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New York SHIELD Act

While much attention has been focused on the new sweeping California privacy law, the California Consumer Privacy Act (CCPA), other laws governing the handling and protection of personal data by businesses have been passed without nearly as much fanfare. One such law is the New York Stop Hacks and Improve Electronic Security Data Act, also known as the SHIELD Act. Although not nearly as broad as the CCPA, the SHIELD Act may affect any person or business that collects, uses, and/or stores “private information” from a New York resident. Under the SHIELD Act, any such person or business must implement adequate security measures, set forth in the Act, to protect “private information” of New York residents. The Act also outlines the steps that must be taken by a business to notify affected individuals of any security breach in which “private information” was or is reasonably believed to have been compromised.

The SHIELD Act applies to “private information,” which means either of the following information:

• Personal information (such as a name, telephone number, or email address) when such personal information is coupled with other identifying information such as a social security number, driver’s license or state ID number, credit or debit card number (in combination with a security code, access code, password, or other information that would permit access to the account), or biometric information; or

• A user name or email address, in combination with a password or security question and answer that would permit access to an online account.

The SHIELD Act requires persons and businesses who collect, use, and store “private information” to implement a data security program with the following components:

• Administrative safeguards – such as designating one or more employees to coordinate the security program; identifying reasonably foreseeable risks; assessing the sufficiency of the safeguards in place; training and managing employees in the security program; selecting adequate service providers capable of maintaining adequate safeguards; and adjusting the security program in light of business changes;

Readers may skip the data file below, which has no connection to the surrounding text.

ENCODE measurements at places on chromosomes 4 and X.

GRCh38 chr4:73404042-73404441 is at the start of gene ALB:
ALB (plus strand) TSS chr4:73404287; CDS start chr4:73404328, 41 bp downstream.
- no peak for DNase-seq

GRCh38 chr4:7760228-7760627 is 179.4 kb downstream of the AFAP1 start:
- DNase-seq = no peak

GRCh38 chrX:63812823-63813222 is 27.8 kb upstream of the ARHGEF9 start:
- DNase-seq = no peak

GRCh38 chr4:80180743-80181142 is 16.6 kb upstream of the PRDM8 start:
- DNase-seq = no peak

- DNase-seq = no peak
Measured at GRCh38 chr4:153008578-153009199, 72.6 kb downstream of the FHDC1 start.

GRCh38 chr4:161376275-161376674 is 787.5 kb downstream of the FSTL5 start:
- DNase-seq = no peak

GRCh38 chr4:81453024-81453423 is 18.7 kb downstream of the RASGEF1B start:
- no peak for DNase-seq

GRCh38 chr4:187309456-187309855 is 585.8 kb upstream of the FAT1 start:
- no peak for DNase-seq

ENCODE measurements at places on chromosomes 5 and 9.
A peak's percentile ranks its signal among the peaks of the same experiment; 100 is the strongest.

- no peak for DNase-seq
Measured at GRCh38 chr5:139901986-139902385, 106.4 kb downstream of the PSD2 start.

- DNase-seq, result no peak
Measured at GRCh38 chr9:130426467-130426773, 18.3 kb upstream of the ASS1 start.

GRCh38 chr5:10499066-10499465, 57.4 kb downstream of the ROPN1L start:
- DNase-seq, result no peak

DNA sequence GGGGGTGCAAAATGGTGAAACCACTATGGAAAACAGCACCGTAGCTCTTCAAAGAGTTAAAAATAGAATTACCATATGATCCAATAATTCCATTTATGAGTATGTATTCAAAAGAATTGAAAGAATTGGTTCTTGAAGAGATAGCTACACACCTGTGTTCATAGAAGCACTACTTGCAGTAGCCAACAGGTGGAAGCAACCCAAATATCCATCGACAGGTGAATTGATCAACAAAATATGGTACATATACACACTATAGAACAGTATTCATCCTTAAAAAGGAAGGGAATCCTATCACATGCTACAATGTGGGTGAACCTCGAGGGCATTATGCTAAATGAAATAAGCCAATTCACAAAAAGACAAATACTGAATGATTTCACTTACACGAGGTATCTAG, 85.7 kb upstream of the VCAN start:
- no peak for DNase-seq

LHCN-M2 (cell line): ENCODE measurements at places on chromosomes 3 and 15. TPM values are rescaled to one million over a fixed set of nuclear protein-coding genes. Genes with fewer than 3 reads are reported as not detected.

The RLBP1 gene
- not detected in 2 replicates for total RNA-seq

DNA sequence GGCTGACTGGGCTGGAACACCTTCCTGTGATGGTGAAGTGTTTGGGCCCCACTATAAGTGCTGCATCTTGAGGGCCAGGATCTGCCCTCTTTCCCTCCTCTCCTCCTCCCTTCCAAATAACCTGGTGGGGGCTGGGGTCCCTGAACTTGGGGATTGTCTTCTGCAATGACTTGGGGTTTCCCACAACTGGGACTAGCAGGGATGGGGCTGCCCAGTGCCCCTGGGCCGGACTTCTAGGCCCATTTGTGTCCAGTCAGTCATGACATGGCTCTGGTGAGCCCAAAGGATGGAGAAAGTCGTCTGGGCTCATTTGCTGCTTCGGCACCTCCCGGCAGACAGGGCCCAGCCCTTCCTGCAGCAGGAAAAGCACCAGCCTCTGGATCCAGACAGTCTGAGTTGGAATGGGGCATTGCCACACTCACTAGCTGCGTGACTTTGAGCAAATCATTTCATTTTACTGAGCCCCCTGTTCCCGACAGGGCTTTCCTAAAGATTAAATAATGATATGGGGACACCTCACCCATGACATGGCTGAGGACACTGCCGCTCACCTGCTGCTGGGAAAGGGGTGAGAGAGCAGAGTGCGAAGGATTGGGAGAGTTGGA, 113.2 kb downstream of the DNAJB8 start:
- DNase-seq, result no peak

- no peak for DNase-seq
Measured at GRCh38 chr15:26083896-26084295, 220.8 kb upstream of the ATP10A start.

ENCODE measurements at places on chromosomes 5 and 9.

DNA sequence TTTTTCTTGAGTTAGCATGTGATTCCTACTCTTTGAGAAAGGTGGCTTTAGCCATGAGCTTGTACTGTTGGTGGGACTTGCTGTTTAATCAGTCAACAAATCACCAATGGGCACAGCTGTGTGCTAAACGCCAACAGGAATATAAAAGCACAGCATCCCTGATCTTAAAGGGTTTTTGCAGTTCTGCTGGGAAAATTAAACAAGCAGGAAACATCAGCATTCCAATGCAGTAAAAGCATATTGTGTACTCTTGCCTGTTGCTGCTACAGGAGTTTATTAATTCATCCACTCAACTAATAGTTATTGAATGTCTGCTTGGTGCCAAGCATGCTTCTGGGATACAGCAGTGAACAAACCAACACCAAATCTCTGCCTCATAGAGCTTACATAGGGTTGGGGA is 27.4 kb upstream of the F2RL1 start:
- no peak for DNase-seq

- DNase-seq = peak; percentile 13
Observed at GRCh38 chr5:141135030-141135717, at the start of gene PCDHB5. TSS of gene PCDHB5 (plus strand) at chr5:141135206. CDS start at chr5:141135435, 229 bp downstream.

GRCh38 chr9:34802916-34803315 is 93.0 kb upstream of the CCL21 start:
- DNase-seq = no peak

• Technical safeguards – such as assessing risks in network and software design and information processing, transmission and storage; detecting, preventing, and responding to attacks or system failures; and regularly testing and monitoring the effectiveness of key controls, systems, and procedures; and

• Physical safeguards – such as assessing risks of information storage and disposal; detecting, preventing, and responding to intrusions; protecting against unauthorized access to or use of private information; and disposing of private information within a reasonable amount of time when it no longer has a business purpose by erasing it so it can no longer be read or reconstructed.

A person or business covered by the SHIELD Act must report a breach of the security of the system to the affected individuals. A breach of the security system includes unauthorized access to, as well as unauthorized acquisition of, the private data. Such notice must be made “in the most expedient time possible” and “without unreasonable delay.” In addition, any breach that affects 500 or more New York resident must be reported to the NY State Attorney General within ten (10) days of a determination that a breach has occurred.

Compliance with the SHIELD Act is enforced by the NY State Attorney General. Failure to comply with the Act may result in injunctive relief and penalties up to $5,000 per violation for failure to implement appropriate data protection and up to $250,000 for failure to provide proper notice in the event of a data breach.

Takeaway: As the SHIELD Act applies to all persons and businesses who collect, use, or store private information of any New York residents, such persons and businesses are encouraged to take data protection seriously and implement the proper protections and training necessary to assure compliance with the Act, as well as other data privacy laws that may be applicable.

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